In October, shortly after the approval of the first meningococcal serogroup B vaccine in the U.S., I spoke before the Centers for Disease Control and Prevention (CDC)’s Advisory Committee on Immunization Practices (ACIP). I was joined by two parents, Stephen and Beverly Ross, who lost their daughter to serogroup B meningococcal disease.
The ACIP is a group of medical and public health experts that makes recommendations on how a vaccine should be used in the U.S. Once these recommendations are accepted by the director of the CDC and published, they become part of the official immunization schedule. By sharing our stories with the committee we help put a face on and give a voice to meningococcal disease.
The Ross’ testimony was moving and powerful. I think it is important to share it with all of you. Please take a moment to read the full text below and talk to your child’s healthcare provider about having them vaccinated against serogroup B.
“Good Morning. My name is Stephen Ross and this is my wife Beverly. We’re here today with the National Meningitis Association.
We are the parents of Stephanie Ross. I hope her name still rings a bell with you. She was the Drexel University student who died after contracting serogroup B meningitis in March. She went to bed early one Sunday night because she was feeling tired and only a few hours later was fighting for her life. It was a battle she was destined to lose. She was just 19 years old.
She was an intelligent young woman who was attending Drexel University on a Ben Franklin Fellowship. She was well liked at Drexel as shown by the busload of her fellow students who traveled across the vast state of Pennsylvania the weekend before finals to say goodbye to her. She always went out of her way to assist anyone who asked for help and even some who didn’t. She was quickly growing into a leadership role with her Phi Mu sorority sisters.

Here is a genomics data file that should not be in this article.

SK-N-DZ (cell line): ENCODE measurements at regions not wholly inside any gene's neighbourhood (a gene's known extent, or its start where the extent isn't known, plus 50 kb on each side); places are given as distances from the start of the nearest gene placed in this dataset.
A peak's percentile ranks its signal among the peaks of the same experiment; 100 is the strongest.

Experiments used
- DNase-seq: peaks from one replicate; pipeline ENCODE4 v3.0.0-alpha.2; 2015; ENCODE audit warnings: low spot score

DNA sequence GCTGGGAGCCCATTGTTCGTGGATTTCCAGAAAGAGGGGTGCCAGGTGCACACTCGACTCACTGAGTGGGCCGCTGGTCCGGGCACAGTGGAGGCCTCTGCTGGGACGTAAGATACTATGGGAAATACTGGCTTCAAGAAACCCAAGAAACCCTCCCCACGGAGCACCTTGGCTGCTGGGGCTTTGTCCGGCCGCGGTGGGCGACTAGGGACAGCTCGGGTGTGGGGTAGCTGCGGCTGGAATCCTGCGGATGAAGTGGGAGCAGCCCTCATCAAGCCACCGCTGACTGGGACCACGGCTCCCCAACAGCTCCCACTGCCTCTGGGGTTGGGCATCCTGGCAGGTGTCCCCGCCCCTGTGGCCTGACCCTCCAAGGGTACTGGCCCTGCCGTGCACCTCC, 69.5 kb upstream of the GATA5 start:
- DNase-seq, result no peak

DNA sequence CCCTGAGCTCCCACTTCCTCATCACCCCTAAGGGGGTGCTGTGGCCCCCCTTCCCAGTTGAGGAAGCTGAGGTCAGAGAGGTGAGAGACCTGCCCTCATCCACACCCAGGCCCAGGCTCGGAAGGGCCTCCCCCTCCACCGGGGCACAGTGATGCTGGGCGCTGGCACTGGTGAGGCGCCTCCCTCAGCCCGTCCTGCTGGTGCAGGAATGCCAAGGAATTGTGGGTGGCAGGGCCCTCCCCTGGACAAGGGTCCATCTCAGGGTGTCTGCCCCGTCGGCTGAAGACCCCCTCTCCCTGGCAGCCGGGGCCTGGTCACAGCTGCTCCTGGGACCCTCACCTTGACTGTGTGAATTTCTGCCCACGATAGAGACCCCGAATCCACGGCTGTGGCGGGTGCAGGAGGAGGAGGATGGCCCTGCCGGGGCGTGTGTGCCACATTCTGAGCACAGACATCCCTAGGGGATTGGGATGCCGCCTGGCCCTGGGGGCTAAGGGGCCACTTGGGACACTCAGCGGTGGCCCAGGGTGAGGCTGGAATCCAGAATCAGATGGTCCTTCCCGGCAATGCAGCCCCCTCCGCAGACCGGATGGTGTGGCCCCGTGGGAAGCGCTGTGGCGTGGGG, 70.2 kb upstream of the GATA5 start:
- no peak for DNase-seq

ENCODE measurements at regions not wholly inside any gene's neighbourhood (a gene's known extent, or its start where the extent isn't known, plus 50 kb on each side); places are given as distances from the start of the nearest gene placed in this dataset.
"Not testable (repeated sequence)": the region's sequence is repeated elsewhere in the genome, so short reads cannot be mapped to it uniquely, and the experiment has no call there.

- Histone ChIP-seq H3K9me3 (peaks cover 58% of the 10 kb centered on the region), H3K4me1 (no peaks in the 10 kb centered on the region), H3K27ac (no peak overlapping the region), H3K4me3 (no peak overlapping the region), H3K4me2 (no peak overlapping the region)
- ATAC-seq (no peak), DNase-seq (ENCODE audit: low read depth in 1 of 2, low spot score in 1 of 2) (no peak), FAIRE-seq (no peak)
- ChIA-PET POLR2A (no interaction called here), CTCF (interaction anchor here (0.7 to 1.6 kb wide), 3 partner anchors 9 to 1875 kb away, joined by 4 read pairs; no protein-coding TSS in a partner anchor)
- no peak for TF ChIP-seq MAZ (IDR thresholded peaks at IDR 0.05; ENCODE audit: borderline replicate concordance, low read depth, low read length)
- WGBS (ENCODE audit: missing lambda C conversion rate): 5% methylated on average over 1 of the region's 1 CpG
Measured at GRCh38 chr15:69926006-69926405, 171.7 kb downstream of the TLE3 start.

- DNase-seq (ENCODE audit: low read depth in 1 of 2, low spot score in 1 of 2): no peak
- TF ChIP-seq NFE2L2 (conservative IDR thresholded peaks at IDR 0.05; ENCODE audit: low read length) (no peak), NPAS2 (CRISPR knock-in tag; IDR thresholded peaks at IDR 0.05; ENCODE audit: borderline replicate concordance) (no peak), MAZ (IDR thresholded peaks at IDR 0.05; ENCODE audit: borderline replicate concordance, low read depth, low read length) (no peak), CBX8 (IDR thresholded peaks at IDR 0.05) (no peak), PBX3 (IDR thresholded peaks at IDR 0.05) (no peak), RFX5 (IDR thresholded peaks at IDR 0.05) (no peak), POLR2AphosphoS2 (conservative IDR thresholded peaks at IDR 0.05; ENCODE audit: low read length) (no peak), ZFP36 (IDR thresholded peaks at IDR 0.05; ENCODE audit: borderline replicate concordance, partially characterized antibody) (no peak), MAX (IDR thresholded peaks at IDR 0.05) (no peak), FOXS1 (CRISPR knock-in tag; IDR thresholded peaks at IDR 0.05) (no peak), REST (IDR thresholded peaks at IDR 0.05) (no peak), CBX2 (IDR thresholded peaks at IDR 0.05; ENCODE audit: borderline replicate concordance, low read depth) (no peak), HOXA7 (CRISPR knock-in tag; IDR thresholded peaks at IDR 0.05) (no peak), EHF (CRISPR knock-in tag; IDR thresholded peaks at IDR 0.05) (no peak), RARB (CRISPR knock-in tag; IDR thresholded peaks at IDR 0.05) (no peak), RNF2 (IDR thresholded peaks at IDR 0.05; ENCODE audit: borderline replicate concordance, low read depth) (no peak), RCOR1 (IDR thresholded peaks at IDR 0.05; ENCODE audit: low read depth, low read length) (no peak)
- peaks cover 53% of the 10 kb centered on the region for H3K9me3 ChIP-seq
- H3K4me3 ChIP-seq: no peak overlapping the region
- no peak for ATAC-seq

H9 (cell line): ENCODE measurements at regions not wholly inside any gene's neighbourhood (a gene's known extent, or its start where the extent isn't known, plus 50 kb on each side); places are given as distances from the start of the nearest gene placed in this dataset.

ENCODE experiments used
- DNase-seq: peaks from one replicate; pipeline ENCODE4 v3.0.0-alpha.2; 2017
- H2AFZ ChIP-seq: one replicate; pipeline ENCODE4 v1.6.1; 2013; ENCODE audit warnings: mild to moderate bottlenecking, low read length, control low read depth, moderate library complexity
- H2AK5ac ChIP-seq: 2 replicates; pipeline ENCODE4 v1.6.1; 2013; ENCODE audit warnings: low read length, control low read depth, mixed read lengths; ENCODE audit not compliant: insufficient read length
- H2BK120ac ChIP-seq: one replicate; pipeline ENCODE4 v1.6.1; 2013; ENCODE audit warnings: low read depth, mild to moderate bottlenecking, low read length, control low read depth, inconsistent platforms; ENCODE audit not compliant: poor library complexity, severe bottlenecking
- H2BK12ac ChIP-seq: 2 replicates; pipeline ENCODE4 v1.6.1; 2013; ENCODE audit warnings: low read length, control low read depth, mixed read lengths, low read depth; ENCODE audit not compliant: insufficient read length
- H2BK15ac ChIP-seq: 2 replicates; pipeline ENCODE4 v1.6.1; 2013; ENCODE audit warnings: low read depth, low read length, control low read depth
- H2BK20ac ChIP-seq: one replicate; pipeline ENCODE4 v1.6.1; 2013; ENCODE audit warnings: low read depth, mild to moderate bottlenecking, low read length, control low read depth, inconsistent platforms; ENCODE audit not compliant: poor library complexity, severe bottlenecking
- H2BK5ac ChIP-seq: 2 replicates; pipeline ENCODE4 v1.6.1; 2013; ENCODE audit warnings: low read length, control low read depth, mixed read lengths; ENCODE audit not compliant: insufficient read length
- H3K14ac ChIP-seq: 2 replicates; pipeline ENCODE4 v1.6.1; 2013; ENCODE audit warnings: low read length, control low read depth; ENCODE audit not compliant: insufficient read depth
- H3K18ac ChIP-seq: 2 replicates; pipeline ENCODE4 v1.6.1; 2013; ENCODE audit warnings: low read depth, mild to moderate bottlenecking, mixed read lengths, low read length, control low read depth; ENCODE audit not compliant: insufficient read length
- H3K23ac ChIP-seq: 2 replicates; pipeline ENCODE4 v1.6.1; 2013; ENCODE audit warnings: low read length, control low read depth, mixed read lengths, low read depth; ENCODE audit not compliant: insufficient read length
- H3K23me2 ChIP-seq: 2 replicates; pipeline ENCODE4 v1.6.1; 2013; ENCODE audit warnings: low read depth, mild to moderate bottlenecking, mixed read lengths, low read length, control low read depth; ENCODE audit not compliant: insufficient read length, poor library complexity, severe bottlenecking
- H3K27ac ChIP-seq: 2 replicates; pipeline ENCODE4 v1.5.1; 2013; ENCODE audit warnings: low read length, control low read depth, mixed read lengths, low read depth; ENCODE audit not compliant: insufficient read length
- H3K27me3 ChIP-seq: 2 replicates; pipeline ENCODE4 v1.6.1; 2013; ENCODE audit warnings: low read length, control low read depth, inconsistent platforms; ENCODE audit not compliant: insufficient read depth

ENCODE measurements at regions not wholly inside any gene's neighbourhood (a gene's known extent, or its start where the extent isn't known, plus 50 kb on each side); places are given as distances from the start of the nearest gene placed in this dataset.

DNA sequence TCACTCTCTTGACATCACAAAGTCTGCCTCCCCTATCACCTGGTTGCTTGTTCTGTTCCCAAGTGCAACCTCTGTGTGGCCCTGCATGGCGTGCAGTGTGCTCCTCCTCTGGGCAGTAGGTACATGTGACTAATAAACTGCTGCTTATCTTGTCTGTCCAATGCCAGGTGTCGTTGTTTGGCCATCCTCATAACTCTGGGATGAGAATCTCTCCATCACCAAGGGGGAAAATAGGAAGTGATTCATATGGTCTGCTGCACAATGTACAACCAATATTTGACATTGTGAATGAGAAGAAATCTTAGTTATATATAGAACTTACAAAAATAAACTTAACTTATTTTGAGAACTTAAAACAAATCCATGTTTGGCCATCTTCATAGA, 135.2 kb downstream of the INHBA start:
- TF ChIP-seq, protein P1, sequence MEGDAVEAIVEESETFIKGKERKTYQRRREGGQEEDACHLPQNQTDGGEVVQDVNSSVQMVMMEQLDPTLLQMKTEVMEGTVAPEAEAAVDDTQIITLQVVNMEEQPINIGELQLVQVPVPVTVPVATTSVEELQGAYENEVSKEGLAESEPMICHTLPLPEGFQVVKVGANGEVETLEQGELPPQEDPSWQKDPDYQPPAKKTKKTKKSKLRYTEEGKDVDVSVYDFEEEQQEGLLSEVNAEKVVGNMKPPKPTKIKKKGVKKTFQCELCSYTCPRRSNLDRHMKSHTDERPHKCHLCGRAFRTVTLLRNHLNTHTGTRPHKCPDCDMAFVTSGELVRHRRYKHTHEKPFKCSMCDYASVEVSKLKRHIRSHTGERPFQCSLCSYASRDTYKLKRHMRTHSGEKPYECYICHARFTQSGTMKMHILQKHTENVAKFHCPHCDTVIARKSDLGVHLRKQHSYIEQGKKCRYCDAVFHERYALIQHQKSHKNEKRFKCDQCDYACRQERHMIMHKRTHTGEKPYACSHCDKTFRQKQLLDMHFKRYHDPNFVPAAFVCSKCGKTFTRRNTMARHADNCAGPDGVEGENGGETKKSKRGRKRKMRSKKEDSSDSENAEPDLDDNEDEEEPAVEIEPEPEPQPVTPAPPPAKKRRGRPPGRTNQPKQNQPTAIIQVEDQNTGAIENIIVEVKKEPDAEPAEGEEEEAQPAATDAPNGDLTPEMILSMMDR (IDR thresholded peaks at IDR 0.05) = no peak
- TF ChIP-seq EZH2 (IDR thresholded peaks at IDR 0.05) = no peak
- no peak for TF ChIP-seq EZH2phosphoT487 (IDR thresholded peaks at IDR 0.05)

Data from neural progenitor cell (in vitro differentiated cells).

When talking about her we always like to share a quote that was posted on one of the websites that she created before her passing in connection with a fundraiser for the Children’s Hospital of Philadelphia. It said: “Thank you for always living your life the way it is supposed to be lived – full of love, laughter, and kindness – to not just friends, but strangers as well.”
Since Stephanie’s passing at least two more college students have died from the serogroup B disease. When will it stop? We need to say enough is enough. As a percentage of all of the students that populate our country’s college campuses we realize that these deaths represent a small number. But when the student is one of yours any number above zero is unacceptable – especially if it could have been prevented. Parents have lots of things to think about when we send our children off to college. We shouldn’t have to worry about this disease. Let’s do the right thing to help protect our children from this devastating bacteria.
We seem to have the means to stop the spread of this disease, as evidenced by the fact that no additional cases have been reported from the Princeton campus since the use of the serogroup B vaccine there! We don’t want any more parents to receive a call like we did to hear that their child has died from contracting serogroup B meningitis.
Now that the FDA has licensed the first of the serogroup B meningococcal vaccines, we hope you will recommend them for adolescents and young adults. At the very least, they should be recommended for college students as they seem to be the largest group at risk. Like us, many parents and students may mistakenly believe that the previously licensed vaccines protected them against all of the serogroups that can affect our children.
In the coming weeks, several groups associated with Drexel University will be submitting letters supporting a recommendation for college-age adults. Some of them will be from Stephanie’s classmates who would like nothing more than to be protected from the bacteria that took the life of their dear friend. They want to be able to win the battle over the disease that Stephanie could not conquer. We are here on their behalf. And on behalf of her sister, Jacquelynn, who is now an only child and a freshman at one of the largest universities in the U.S.
It would be a tragedy, like Stephanie’s death, to see these vaccines approved by the FDA but not widely recommended.
Thank you for the opportunity to address you.”